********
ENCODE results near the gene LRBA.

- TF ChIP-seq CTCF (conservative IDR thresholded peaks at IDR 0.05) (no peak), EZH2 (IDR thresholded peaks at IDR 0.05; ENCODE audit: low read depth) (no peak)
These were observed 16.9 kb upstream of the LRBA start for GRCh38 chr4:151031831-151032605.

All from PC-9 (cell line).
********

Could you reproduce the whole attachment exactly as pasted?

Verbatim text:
ENCODE results near the gene LRBA.

- TF ChIP-seq CTCF (conservative IDR thresholded peaks at IDR 0.05) (no peak), EZH2 (IDR thresholded peaks at IDR 0.05; ENCODE audit: low read depth) (no peak)
These were observed 16.9 kb upstream of the LRBA start for GRCh38 chr4:151031831-151032605.

All from PC-9 (cell line).